Review – Honor Girl: A Graphic Memoir by Maggie Thrash

Honor Girl

Maggie Thrash24727094

 

Summary:
All-girl camp. First love. First heartbreak. At once romantic and devastating, brutally honest and full of humor, this graphic-novel memoir is a debut of the rarest sort.

Maggie Thrash has spent basically every summer of her fifteen-year-old life at the one-hundred-year-old Camp Bellflower for Girls, set deep in the heart of Appalachia. She’s from Atlanta, she’s never kissed a guy, she’s into Backstreet Boys in a really deep way, and her long summer days are full of a pleasant, peaceful nothing . . . until one confounding moment. A split-second of innocent physical contact pulls Maggie into a gut-twisting love for an older, wiser, and most surprising of all (at least to Maggie), female counselor named Erin. But Camp Bellflower is an impossible place for a girl to fall in love with another girl, and Maggie’s savant-like proficiency at the camp’s rifle range is the only thing keeping her heart from exploding. When it seems as if Erin maybe feels the same way about Maggie, it’s too much for both Maggie and Camp Bellflower to handle, let alone to understand.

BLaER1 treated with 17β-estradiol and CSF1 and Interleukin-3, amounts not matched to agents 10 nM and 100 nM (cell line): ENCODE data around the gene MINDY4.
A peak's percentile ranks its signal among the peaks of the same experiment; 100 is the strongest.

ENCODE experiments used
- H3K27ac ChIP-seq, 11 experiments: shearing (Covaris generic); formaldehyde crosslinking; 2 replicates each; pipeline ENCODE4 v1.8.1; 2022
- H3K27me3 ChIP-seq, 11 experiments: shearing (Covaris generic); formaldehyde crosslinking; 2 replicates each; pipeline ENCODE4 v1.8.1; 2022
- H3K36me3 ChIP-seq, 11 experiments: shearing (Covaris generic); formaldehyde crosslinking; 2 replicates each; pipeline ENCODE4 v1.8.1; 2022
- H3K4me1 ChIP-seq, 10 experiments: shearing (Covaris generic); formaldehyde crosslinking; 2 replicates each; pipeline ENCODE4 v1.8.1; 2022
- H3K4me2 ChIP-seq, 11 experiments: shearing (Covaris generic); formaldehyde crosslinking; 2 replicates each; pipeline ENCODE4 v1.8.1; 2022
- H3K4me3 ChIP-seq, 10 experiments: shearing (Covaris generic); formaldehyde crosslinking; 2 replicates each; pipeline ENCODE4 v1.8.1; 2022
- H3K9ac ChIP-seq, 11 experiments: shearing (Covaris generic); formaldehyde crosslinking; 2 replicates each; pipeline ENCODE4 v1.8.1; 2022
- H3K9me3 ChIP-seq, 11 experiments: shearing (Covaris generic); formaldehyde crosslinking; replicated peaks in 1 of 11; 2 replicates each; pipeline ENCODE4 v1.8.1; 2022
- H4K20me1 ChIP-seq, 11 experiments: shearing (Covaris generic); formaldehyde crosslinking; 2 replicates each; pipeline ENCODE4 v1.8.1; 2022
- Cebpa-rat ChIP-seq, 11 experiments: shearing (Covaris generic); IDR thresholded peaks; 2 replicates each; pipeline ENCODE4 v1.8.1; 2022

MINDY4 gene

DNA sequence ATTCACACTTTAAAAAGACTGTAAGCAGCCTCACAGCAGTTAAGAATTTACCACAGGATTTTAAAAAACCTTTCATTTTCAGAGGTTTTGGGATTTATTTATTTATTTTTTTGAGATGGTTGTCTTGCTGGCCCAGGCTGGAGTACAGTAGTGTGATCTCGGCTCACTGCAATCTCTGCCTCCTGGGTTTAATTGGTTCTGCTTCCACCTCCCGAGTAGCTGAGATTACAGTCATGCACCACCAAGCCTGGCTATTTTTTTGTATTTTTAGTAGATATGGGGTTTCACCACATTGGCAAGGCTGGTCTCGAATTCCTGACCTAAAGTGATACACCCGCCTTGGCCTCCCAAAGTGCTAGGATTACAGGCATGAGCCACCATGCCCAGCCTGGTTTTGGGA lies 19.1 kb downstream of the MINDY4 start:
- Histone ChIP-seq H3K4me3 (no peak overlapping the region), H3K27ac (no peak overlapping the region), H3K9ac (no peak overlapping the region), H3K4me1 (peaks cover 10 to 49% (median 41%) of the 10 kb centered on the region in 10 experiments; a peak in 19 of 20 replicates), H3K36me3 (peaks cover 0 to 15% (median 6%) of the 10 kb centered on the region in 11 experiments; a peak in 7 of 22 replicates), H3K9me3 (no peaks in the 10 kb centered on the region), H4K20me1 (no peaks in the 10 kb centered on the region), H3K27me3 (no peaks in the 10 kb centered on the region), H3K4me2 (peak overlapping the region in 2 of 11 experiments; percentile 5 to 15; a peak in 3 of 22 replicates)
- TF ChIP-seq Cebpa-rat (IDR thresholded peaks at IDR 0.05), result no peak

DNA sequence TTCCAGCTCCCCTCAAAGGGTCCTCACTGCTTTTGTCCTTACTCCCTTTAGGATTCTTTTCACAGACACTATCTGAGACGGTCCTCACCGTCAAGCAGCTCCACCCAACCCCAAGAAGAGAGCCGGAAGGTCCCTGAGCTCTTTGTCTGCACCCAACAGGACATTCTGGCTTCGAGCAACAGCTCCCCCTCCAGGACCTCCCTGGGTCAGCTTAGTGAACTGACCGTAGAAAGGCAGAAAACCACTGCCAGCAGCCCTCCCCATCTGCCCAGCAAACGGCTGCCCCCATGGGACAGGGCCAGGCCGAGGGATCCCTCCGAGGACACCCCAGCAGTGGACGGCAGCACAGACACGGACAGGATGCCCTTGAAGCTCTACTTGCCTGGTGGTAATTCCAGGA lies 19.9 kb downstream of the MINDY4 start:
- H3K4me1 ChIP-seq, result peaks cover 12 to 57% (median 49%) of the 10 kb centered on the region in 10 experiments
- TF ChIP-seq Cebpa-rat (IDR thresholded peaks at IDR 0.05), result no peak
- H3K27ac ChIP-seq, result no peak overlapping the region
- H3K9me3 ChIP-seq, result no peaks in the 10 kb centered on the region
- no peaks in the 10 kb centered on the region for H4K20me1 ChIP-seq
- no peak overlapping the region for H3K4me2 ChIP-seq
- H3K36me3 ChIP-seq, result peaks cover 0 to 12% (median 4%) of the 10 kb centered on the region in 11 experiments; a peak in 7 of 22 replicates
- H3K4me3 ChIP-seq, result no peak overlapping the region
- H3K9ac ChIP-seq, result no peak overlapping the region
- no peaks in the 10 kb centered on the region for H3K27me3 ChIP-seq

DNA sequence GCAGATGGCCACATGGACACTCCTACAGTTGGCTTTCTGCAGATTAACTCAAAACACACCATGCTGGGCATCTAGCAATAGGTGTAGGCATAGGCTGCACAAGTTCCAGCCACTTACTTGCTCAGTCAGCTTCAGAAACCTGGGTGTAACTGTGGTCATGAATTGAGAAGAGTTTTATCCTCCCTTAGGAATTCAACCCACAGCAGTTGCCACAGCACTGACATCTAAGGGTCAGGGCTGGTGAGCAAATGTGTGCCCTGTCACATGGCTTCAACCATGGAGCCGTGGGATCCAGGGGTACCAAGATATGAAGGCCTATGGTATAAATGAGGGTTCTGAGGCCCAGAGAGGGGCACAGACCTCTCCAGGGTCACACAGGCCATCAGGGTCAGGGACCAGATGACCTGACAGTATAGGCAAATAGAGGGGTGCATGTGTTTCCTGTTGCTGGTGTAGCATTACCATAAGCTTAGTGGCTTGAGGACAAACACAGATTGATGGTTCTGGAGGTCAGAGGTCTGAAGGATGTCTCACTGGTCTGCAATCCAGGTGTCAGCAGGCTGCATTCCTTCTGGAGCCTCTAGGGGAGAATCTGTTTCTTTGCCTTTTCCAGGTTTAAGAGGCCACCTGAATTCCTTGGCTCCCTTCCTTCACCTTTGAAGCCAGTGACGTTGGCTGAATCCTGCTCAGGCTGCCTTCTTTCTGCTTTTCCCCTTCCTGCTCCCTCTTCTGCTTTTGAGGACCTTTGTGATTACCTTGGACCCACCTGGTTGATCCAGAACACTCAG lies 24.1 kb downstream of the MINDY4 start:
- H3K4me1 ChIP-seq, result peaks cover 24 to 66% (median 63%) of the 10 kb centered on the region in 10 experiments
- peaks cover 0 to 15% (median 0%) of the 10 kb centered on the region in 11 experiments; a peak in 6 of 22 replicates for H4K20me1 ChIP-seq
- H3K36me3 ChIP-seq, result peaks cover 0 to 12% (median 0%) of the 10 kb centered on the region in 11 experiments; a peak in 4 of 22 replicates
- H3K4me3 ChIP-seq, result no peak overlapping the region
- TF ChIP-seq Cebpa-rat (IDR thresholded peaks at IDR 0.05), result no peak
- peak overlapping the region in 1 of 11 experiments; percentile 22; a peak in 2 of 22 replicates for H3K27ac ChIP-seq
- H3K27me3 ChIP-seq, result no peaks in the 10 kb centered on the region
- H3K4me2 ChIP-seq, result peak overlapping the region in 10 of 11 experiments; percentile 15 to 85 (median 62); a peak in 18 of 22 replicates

Review:
This was an absolutely beautifully written and illustrated graphic memoir that made me feel so many emotions. Mainly of which, sadness. I felt so sad for Maggie and parts of what happened during camp; and especially with that ending. I hope that things are a lot better now than then both for her and for the camp itself. Hoping things have changed for the better.
TW: Homophobia

Rating: 4/5

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